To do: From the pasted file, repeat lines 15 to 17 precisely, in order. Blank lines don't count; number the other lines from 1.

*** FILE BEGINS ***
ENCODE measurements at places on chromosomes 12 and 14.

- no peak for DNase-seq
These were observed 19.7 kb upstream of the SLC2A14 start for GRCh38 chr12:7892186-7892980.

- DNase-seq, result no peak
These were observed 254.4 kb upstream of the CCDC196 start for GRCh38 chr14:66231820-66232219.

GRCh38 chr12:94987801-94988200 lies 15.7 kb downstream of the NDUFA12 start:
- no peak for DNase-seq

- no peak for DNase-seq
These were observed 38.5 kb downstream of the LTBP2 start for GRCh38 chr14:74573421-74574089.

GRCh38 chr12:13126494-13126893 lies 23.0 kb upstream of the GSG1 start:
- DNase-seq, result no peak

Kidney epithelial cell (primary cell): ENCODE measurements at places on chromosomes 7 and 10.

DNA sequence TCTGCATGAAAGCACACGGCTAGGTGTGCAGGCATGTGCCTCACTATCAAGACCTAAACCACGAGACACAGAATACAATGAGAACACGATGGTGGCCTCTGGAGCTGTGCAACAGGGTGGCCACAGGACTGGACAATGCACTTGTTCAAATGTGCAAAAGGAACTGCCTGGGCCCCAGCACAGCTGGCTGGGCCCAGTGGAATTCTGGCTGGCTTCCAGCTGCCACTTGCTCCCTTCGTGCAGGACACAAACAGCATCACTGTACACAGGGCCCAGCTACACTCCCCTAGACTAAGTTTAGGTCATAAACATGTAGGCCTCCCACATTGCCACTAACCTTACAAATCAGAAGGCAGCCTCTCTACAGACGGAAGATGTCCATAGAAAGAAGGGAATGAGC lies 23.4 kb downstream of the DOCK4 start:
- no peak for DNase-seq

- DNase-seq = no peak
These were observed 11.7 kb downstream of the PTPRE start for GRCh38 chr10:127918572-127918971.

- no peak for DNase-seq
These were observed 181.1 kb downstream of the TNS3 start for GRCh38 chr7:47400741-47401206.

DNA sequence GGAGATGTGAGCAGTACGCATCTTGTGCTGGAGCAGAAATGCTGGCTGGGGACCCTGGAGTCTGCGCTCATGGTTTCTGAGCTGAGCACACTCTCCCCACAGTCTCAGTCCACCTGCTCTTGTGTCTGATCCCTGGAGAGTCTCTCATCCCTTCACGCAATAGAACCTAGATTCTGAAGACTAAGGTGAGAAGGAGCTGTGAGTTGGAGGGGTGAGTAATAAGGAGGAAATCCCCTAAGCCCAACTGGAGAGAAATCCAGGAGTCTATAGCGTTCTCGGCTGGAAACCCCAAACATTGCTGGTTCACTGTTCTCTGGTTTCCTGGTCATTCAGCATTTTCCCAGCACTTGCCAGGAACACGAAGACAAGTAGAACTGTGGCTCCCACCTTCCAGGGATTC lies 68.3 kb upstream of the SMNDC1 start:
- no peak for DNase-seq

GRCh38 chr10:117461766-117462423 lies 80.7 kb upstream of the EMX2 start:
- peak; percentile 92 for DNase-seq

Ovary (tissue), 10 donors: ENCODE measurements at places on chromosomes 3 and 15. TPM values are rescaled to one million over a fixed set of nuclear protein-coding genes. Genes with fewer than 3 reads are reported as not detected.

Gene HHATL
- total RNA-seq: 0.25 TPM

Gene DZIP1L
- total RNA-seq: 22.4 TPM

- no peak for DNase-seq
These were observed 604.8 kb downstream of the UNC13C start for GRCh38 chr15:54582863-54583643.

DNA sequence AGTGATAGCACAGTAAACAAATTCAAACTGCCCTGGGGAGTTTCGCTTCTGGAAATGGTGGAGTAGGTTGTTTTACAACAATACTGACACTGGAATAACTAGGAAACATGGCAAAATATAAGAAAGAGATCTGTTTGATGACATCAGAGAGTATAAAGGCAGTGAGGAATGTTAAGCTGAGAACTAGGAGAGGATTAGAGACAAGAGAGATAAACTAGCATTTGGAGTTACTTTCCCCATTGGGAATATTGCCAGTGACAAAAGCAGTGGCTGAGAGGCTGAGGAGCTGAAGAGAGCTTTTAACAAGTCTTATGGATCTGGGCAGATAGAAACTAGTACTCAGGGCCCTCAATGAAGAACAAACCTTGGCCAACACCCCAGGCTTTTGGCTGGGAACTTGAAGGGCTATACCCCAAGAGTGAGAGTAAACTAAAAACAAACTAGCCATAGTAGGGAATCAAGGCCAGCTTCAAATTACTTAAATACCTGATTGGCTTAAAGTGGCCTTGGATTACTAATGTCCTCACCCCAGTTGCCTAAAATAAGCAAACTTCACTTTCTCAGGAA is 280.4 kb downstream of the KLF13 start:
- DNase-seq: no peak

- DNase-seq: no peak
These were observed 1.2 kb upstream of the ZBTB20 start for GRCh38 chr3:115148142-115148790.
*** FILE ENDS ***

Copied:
- DNase-seq = no peak
These were observed 11.7 kb downstream of the PTPRE start for GRCh38 chr10:127918572-127918971.

- no peak for DNase-seq